So far in 2016, financial markets around the world have been buffeted by what’s occurring in China.
The mainstream financial media likes to play the situation up as if China is in dire straits. As someone who’s seen pundits proclaim the end of the Chinese economic boom for well over 20 years, I can tell you China’s economy isn’t falling off a cliff.
But there are substantial changes occurring, as this centrally planned economy allows markets to operate more freely in China.
So just what is going on there? And why is there such turmoil in China’s markets?
There are three reasons…
Reason #1: Failed Circuit Breakers
One cause of turmoil in the Chinese stock market is the failed circuit breaker experiment.
The concept was sound. After all, the world’s major stock markets all have circuit breakers in place to halt a collapse in stock prices.
But Chinese regulators – remember, this is all new to them – placed their circuit breakers in a range that was too narrow. Trading was halted for the day after only a 7% drop in prices. They should have adopted the U.S. model, which shuts down the market only after a 20% price drop.
Now the circuit breakers are gone. What remains is a halt in individual stocks after a 10% drop in price.
I wouldn’t be surprised to see China reintroduce circuit breakers at some future date, with a much wider trading band.
Reason #2: Unsophisticated Traders
Another reason for all the volatility in China’s markets is that on the mainland, most of the trading (about 85%) is still done by individual mom and pop investors. Many simply didn’t grasp the concept of circuit breakers, which was poorly explained by the regulators.
China has yet to develop a deep pool of institutional investors like in the developed markets, which would create stability.
China also doesn’t have a Warren Buffett-type figure yet. A person like him saying all is well, and that he is buying stocks, would keep flighty individual investors from panicking.
Reason #3: It’s the Currency, Stupid
The most important reason for global turmoil is China’s currency, the renminbi or yuan.
And here I have to point the finger at global, and particularly U.S., money managers.
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When China’s currency was accepted as a reserve currency by the IMF, China said it would free up trading and make it a more representative currency.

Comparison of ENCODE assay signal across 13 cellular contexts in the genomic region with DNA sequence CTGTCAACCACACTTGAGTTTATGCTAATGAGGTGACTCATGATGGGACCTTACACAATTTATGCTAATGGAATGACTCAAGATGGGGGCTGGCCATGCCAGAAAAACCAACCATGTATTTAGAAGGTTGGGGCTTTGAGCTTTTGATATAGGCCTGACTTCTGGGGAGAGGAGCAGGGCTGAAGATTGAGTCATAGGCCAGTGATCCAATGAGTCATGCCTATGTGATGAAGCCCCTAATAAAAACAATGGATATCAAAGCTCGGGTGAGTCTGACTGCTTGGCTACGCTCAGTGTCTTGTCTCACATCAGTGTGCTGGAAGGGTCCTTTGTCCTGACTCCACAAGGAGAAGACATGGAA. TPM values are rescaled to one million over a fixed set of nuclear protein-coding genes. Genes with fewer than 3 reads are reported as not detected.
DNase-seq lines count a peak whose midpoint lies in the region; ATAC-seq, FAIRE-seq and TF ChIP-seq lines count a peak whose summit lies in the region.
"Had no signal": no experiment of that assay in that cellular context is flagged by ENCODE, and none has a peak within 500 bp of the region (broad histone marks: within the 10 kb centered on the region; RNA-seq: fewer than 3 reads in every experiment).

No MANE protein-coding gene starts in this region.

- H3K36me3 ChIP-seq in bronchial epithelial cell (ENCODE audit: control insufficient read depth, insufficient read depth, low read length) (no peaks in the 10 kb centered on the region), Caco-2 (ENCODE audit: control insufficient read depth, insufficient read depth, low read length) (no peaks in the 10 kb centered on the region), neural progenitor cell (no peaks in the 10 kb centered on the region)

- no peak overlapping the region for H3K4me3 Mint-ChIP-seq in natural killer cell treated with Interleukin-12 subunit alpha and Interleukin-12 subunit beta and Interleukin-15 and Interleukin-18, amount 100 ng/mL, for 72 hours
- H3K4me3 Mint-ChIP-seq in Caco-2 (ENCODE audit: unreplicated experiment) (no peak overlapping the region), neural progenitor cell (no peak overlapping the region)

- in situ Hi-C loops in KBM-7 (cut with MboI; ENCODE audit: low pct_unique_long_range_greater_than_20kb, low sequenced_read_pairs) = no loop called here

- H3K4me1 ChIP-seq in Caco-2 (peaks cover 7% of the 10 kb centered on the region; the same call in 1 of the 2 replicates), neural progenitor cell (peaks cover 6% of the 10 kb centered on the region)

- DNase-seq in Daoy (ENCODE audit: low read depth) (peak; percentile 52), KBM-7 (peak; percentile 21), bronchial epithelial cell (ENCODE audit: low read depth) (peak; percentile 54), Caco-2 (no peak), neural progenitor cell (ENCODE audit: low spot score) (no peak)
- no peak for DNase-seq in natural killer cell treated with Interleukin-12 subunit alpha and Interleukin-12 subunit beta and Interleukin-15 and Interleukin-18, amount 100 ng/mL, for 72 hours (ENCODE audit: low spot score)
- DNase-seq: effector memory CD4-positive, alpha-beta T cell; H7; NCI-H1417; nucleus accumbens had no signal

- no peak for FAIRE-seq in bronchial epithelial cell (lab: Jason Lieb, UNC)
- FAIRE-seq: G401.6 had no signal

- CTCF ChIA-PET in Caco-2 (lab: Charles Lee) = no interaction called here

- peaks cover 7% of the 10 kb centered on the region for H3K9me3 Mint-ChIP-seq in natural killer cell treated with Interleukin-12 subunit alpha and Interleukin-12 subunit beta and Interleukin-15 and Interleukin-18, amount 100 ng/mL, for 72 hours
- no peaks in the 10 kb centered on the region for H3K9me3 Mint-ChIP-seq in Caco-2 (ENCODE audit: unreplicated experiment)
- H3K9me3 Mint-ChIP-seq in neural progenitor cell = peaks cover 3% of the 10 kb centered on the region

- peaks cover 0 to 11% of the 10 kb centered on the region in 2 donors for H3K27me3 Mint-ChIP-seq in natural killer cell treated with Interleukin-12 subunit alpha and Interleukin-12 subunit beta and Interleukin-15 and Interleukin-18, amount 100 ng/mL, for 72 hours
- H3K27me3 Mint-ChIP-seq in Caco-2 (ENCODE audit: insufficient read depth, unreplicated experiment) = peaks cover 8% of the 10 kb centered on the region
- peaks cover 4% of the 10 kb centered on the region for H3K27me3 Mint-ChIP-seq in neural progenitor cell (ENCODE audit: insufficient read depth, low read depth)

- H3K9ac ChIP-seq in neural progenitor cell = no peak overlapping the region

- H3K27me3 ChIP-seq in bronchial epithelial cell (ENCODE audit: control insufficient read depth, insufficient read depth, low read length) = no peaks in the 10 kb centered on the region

In other words, its currency would more accurately reflect what’s going on with its economy and global trade. Along these lines, Chinese authorities announced last month that the renminbi’s value would now be based on a basket of 13 of its main trading partners’ currencies, not the U.S. dollar alone.
The main reason behind this change is that the strong U.S. dollar was making China’s yuan uncompetitive. The renminbi has climbed 35% versus its non-U.S. trading partners’ currencies in the past six years.
Yet, money managers continue to be focused on the U.S. dollar-yuan exchange rate. All this turmoil in the first week of the New Year was caused by a mere 1.5% weakening in the yuan versus the dollar to about 6.59 yuan.
Much of the turmoil was caused by U.S.-based hedge funds. They began trading the offshore (Hong Kong) renminbi in an effort to challenge the PBOC (People’s Bank of China) as to how fast the renminbi would move.
The PBOC quickly learned that becoming one of the world’s elite currencies wasn’t all that great. But they are learning. On January 11, the PBOC began intervening directly in the offshore market, in an effort to force out these U.S. hedge funds looking to make a quick buck.
What It Means
Should the average U.S. retail investor be concerned about these currency gyrations?
To me, it was much ado about nothing. Especially when one considers that against the basket of currencies, China’s currency was practically unchanged.
My hope is that U.S. money managers get over the fact that China now believes that the U.S. dollar is no longer the center of the financial universe.
Because more adjustments against the dollar are coming, albeit in a very gradual manner. After all, China’s government doesn’t want to wallop all the Chinese companies that have taken out dollar-denominated debt.
I expect China to eventually push the yuan back to the 6.83 level versus the dollar, where it was for many years. That’s less than a 4% move.
That may cause another hissy fit from U.S.-based fund managers. But stay calm and stick to your financial plan. This too shall pass.